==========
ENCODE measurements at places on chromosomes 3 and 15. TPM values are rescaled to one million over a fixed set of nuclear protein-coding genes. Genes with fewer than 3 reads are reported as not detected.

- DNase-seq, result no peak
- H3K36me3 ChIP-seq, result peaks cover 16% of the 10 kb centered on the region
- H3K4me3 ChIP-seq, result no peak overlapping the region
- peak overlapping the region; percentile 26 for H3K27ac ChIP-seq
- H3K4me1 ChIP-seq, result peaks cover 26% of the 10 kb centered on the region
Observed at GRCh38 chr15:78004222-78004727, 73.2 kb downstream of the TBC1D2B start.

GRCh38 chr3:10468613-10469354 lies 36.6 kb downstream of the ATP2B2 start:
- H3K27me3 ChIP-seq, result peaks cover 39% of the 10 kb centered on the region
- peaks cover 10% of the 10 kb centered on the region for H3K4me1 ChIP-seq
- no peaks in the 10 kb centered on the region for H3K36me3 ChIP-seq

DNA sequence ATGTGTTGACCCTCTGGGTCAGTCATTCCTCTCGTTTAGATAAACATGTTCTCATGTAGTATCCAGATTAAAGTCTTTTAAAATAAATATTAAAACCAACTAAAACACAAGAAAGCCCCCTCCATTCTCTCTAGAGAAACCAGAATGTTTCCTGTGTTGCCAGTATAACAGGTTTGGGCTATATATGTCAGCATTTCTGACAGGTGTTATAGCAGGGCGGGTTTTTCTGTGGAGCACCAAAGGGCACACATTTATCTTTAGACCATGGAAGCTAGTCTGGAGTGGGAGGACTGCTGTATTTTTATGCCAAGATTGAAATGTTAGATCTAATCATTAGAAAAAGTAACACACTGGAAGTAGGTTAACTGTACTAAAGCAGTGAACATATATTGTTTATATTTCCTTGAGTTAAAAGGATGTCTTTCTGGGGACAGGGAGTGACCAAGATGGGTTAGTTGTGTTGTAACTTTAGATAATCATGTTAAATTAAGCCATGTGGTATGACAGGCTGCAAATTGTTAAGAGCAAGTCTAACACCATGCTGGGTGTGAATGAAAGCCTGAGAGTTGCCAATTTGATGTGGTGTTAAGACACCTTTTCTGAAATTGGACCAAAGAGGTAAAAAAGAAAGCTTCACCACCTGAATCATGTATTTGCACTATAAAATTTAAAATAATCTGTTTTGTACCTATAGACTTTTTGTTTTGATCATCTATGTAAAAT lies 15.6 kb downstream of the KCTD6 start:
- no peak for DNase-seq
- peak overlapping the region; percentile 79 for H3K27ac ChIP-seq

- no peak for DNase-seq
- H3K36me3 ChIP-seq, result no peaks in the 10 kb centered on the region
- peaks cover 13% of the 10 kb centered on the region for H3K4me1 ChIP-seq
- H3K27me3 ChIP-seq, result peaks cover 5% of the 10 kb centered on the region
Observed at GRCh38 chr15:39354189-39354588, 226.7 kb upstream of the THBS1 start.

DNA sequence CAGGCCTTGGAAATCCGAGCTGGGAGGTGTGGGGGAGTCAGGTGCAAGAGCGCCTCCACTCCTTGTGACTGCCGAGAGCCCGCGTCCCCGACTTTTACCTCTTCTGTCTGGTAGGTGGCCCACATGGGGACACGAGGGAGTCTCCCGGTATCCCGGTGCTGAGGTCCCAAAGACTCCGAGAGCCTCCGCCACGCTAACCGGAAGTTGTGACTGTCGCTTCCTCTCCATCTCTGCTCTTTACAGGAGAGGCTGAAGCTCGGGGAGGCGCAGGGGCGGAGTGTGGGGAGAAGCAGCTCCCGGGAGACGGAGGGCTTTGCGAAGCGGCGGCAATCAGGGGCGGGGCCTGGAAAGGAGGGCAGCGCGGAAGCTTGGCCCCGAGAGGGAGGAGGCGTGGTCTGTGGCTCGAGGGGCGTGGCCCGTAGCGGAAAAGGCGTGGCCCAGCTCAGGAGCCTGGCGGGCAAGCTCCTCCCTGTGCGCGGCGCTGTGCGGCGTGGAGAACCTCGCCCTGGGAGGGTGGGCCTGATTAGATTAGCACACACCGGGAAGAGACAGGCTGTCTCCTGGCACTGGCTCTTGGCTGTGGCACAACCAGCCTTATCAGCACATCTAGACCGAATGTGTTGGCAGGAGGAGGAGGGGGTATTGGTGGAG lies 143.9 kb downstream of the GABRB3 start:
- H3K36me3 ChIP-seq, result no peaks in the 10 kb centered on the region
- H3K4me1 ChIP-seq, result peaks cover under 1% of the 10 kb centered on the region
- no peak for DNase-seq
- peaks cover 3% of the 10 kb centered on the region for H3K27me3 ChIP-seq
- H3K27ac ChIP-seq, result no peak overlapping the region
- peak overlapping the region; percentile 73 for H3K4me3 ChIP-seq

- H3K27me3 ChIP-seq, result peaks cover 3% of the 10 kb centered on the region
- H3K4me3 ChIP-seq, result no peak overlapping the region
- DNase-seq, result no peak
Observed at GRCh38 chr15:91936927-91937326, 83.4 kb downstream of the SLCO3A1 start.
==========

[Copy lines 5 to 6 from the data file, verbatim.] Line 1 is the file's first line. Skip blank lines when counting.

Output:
- peak overlapping the region; percentile 26 for H3K27ac ChIP-seq
- H3K4me1 ChIP-seq, result peaks cover 26% of the 10 kb centered on the region